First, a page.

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Firms know little about trade deals as Canada pushes to diversify: federal survey

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OTTAWA — Prime Minister Justin Trudeau urged European partners this week to finalize Canada’s trade deal with the EU, a push that came with his government facing a tough sales job at home: getting domestic firms to use it.

A recent government survey suggests the vast majority of small and medium-sized exporters, which are positioned to benefit from the Comprehensive Economic and Trade Agreement, could very well be asking: CETA who?

The survey said only seven per cent of the surveyed businesses were familiar with details of the Canada-EU deal, while fewer than three quarters had even heard of it. Only nine per cent said they took advantage of CETA and 17 per cent planned to use it.

The survey, commissioned by the Foreign Affairs Department, asked questions of 507 exporting companies online in March and April, and also involved 40 “in-depth” telephone interviews. It was delivered in June and cost more than $132,000.

Researchers asked questions on about a dozen of Canada’s free-trade treaties and found CETA wasn’t the only deal in need of a promotional boost.

“Among Canadian (small-to-medium-sized enterprises), there was fairly low awareness of Canada’s free-trade agreements,” said an analysis that accompanied the results.

“Few companies use any of these free-trade agreements; the exception is (the North American Free Trade Agreement).”

The survey’s objective was to gauge how many smaller firms were aware of Canada’s newest free-trade deals, to what extent they were taking advantage of them and the obstacles keeping firms from entering these overseas markets.

For years, federal governments — led by both Liberals and Conservatives — have struggled to get more companies to pursue fresh free-trade opportunities beyond the familiarity and convenience of the United States market.

Uncertainty around the critical Canada-U.S. trading relationship has grown since the election of President Donald Trump, making diversification a more urgent matter.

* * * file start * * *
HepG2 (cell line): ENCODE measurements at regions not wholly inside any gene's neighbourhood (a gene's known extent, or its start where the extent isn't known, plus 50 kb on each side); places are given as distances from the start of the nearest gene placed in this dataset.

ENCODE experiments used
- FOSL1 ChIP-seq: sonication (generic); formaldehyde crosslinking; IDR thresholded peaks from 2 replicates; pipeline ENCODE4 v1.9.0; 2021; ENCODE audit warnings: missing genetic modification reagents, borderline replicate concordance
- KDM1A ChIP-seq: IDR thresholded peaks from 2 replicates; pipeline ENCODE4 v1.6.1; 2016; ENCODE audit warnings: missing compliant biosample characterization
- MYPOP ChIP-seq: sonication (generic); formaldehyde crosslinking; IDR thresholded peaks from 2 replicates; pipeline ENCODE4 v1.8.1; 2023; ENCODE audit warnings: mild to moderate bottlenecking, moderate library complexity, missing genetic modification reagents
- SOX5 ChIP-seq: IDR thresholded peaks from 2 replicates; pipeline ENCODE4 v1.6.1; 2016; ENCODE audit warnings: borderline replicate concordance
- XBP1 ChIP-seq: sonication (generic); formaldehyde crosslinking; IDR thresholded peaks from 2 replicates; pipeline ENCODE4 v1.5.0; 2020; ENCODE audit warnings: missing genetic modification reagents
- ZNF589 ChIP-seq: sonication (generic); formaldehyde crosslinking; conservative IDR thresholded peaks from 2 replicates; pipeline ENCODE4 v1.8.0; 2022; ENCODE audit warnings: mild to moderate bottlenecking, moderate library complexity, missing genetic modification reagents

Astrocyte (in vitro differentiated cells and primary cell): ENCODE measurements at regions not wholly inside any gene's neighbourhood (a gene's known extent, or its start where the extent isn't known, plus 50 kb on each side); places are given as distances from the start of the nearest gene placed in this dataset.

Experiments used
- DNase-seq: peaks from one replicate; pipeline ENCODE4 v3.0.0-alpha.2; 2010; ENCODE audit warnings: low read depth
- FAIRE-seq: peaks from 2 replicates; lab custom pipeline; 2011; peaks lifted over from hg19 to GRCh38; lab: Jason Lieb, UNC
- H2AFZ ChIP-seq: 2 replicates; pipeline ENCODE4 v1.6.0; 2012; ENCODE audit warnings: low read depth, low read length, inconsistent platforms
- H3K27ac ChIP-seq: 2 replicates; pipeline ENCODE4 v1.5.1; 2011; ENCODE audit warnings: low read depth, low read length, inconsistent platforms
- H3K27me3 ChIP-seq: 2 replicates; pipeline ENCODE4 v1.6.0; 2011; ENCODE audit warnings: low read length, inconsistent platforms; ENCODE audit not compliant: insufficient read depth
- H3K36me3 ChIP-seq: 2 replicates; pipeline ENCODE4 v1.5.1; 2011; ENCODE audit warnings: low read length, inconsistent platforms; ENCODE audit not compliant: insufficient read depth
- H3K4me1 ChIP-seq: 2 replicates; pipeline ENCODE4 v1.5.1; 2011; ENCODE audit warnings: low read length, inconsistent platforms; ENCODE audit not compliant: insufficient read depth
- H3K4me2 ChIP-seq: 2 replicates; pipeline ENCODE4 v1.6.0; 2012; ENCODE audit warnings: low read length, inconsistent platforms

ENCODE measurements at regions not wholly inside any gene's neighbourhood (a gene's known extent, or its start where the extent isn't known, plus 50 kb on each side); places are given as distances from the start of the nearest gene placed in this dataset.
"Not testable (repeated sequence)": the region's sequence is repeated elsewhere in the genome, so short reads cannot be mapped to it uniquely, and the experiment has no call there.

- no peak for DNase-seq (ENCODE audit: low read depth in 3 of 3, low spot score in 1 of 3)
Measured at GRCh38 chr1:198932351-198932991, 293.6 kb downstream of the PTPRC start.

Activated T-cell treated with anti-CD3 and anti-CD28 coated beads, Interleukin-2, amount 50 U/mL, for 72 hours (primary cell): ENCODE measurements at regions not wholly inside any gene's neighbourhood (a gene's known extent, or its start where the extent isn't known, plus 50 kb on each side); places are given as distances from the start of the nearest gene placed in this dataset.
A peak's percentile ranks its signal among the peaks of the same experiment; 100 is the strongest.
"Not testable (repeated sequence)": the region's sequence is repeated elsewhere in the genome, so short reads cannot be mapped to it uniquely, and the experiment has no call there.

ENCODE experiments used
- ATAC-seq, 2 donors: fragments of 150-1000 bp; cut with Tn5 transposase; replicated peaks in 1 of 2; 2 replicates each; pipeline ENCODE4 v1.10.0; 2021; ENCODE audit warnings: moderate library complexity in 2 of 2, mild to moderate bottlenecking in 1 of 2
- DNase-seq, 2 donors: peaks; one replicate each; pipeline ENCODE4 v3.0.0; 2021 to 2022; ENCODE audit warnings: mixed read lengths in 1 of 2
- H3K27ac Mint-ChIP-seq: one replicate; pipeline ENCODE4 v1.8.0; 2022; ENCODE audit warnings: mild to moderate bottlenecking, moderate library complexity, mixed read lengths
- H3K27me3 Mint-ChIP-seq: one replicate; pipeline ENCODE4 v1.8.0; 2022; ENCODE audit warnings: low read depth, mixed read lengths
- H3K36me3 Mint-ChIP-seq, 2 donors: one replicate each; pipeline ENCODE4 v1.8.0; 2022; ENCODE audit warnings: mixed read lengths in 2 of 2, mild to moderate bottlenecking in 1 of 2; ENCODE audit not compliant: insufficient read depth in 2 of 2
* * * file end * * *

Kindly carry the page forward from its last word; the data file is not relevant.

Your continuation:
In addition to CETA, respondents were asked about Canada’s deal with Pacific Rim economies. That pact is known as the Comprehensive and Progressive Trans-Pacific Partnership (CPTPP) and includes Japan, New Zealand and Australia.

Similar to the numbers for CETA, only seven per cent were aware of the CPTPP’s details and just over 70 per cent had ever heard of it. About 30 per cent of respondents said they were at least somewhat likely to start trading with CPTPP partners.

The questions also took up other free-trade agreements. The majority of companies said they had never heard of Canada’s bilateral deals with Ukraine, Israel, Chile, South Korea, Jordan, Panama, Colombia, Costa Rica, Peru or Honduras.

When it came to factors keeping them from exploring faraway markets, the survey found that the high value of the Canadian dollar was seen as the top challenge, with 69 per cent of respondents describing it as at least a minor stumbling block.

The findings pointed to other problems, including uncertain regulations in other countries; lack of contacts; tariffs; a shortage of information on opportunities; linguistic and cultural obstacles; lack of financing; and Canadian export taxes and permits.

One-third of companies had no interest in other markets and, among those planning to sell abroad, the top targets were Australia, New Zealand and the United Kingdom — all English-speaking Commonwealth countries.